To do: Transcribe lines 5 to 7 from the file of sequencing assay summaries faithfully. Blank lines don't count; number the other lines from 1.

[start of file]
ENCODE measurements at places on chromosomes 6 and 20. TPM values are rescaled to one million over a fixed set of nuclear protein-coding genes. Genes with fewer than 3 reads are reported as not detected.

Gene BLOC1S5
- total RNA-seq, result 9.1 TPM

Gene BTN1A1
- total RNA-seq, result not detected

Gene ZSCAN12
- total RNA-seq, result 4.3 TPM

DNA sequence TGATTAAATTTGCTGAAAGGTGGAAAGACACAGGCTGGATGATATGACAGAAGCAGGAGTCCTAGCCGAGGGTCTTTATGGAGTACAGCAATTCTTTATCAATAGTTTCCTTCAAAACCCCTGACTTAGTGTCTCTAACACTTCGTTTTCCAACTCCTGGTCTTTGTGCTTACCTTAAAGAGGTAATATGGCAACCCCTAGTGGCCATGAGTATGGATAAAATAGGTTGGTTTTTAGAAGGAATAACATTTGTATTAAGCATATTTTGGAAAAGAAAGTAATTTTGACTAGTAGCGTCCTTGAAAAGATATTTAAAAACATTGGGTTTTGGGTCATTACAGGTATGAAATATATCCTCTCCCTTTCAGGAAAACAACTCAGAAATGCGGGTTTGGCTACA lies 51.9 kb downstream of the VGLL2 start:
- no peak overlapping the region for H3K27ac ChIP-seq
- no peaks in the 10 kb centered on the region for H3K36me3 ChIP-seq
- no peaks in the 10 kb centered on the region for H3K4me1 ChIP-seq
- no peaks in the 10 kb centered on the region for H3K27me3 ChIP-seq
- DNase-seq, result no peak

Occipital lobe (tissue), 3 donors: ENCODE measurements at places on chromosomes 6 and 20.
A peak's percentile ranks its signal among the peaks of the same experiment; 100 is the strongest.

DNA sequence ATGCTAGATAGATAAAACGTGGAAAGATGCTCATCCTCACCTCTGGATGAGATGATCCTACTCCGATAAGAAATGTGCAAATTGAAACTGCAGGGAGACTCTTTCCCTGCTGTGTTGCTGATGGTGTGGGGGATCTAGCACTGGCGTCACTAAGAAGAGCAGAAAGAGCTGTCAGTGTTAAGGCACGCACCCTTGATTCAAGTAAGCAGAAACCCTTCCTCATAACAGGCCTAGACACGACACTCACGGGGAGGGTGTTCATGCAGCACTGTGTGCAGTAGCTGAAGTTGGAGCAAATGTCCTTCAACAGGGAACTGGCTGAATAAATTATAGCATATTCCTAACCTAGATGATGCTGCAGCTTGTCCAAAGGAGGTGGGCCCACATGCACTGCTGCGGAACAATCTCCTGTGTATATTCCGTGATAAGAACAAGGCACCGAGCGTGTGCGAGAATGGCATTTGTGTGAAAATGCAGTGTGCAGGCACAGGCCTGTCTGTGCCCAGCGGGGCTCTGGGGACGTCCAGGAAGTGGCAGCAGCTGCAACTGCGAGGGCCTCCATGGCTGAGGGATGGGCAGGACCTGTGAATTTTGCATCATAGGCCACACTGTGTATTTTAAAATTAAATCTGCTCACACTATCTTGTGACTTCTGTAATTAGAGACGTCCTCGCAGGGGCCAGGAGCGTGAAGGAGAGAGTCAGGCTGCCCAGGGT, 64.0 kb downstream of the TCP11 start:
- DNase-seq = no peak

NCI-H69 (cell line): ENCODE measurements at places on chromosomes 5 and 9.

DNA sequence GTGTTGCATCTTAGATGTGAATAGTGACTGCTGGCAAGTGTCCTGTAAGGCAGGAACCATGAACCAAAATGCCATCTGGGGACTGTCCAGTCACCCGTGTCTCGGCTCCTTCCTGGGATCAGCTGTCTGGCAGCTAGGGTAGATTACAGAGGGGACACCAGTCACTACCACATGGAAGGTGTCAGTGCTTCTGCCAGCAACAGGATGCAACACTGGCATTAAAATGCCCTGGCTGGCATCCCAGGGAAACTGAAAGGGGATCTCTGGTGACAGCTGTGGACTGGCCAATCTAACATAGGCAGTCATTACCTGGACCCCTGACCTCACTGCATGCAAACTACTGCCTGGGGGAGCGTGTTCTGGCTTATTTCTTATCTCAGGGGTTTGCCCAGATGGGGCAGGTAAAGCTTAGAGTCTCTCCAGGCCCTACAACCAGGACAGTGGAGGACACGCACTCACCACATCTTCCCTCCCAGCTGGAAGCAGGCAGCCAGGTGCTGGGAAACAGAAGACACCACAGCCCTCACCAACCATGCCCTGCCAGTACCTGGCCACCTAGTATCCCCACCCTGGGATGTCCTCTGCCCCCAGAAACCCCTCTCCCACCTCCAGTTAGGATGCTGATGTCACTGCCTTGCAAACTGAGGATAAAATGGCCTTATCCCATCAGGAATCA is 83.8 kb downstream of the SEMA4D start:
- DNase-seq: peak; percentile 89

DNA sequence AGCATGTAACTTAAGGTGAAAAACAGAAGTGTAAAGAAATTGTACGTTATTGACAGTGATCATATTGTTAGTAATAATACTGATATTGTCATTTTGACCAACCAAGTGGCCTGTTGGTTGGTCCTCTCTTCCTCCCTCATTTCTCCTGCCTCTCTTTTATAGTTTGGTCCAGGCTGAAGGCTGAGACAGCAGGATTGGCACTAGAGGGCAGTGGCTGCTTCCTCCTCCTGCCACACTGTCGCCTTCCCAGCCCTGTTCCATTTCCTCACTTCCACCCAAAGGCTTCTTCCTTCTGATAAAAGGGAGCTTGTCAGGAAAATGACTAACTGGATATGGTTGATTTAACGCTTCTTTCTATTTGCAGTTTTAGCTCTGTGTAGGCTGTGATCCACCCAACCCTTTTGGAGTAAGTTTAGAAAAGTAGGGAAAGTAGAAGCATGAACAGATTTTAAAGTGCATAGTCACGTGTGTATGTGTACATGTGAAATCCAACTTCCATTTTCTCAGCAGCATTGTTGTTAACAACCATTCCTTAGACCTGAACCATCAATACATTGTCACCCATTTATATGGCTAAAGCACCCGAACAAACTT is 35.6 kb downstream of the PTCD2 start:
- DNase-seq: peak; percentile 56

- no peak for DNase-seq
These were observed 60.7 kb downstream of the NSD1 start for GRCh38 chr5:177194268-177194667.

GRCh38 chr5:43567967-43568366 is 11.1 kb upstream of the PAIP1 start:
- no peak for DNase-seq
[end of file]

- total RNA-seq, result not detected

Gene ZSCAN12
- total RNA-seq, result 4.3 TPM